Our vibrant town of Ashbourne was founded 200 years ago this year. To celebrate this, Ashbourne Historical Society is releasing a stunning new book – Ashbourne, Landscape, Lives and Lore. This wonderful collection of well-researched articles and stories has been edited by historian Barry Kennerk. From our largely hitherto unknown ancient past, including: 4,000 year old burials and prosperous early medieval communities; to Anglo-Norman land confiscations and the Cromwellian effects in this part of Meath; to the enterprising Frederick Bourne, along with marauding highway men, the Land Wars, the successful Battle of Ashbourne in 1916, as well as a tragic air crash and the Big Snow of 1982.
This exciting book explores the evolution of Ashbourne from a small, quiet village to a thriving cosmopolitan centre of East Meath.
Due to Covid-19 restrictions, we have had to delay the physical launch of the book. Although we are disappointed by this, we have decided to pre-release it.
The book will be available from 12th of June in The Bookmark (formerly Easons) & Conway’s Chemist. It will cost €20.
You can also order online by emailing email@example.com with your name, address, phone number and how many copies . If purchased online, it will be delivered by our volunteers in the Ashbourne area. If you are outside Ashbourne, it is 10€ P&P in Ireland.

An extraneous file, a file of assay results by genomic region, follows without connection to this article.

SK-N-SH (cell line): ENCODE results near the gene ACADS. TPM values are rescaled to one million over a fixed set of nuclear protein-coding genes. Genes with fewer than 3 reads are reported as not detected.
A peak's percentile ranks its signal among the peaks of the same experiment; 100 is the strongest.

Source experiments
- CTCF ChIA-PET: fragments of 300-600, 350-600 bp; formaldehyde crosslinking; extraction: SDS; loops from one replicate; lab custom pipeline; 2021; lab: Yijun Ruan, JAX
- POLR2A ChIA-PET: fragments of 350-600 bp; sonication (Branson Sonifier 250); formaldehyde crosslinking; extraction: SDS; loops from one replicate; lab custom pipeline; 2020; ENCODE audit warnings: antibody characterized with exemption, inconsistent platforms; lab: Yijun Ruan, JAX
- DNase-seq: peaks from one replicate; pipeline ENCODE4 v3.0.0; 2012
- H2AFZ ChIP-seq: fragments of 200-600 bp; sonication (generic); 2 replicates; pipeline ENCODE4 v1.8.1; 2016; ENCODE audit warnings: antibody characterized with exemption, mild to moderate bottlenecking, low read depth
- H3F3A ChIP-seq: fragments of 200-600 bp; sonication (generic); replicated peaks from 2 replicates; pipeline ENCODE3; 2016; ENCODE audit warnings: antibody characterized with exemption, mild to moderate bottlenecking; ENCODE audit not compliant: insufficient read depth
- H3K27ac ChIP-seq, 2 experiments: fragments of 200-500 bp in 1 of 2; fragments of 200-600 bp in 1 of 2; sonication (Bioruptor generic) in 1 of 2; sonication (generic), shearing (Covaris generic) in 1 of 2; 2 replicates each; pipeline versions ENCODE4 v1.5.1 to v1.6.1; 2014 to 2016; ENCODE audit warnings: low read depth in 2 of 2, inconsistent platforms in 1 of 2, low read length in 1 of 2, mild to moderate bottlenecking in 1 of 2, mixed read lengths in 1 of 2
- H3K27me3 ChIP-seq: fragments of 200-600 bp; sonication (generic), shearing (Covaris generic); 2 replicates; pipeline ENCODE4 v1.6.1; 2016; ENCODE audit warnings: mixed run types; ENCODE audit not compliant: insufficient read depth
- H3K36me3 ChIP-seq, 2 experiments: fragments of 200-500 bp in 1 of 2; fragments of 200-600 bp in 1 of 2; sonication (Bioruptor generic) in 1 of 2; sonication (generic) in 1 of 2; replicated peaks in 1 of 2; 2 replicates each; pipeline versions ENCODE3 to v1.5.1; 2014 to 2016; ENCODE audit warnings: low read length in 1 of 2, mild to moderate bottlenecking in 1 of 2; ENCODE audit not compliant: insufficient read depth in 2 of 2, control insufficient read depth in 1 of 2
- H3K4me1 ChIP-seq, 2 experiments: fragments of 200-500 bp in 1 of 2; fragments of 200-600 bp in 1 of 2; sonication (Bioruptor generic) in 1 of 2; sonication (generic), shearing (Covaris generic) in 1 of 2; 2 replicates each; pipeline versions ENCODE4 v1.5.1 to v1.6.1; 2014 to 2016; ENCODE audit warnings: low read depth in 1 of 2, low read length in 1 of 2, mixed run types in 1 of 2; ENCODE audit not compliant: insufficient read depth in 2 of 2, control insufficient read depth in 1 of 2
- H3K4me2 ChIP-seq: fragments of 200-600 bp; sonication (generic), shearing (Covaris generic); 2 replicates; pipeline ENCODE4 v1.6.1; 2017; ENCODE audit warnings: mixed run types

We will be relying on the kindness and support of the community to help us spread the word as much as possible.
Thank you so much to our 80+ contributors in helping us put together the history of our town through wonderful, never before seen photographs, stories & articles.
Thank you to Meath County Council for funding this project.
Those who shop in the Town Centre (Super Valu) in Ashbourne should stop occasionally at the impressive trees in front of the Centre and imagine that here once stood the Hunt House, which gave it name to Huntsgrove, the houses built behind it. Continue reading →
With the opening of the new town centre, Castle street has perhaps regained some of its former importance. Before the village of Ashbourne was built this road led to the site of Killegland Castle, from where it got its name. Continue reading →
The face of Ashbourne is changing at such a rapid pace that it is very important to record and photograph the older buildings in the village. One of these buildings is what is called ‘The Parish Hall’ located on Frederick Street, beside the church. Continue reading →
We spoke before of the rapidly changing face of Ashbourne and the need to preserve records of its buildings and their origin. This month we focus on the old school in the grounds of the church. Continue reading →
We return to the Ordnance Survey Field Names book 1835/36 for the last time to the heading ‘Miscellaneous Features’. Here we find a description of The Race Hill ‘from Local Sources’ : Continue reading →
In the last edition we gave a pen-picture of Killegland in the 1650’s. This month we move forward in time to 1836 where we find a description of the parish of Killegland, with sections on Race Hill, Ashbourne, Killegland Castle, Ashbourne Bridge and Killegland Graveyard. Continue reading →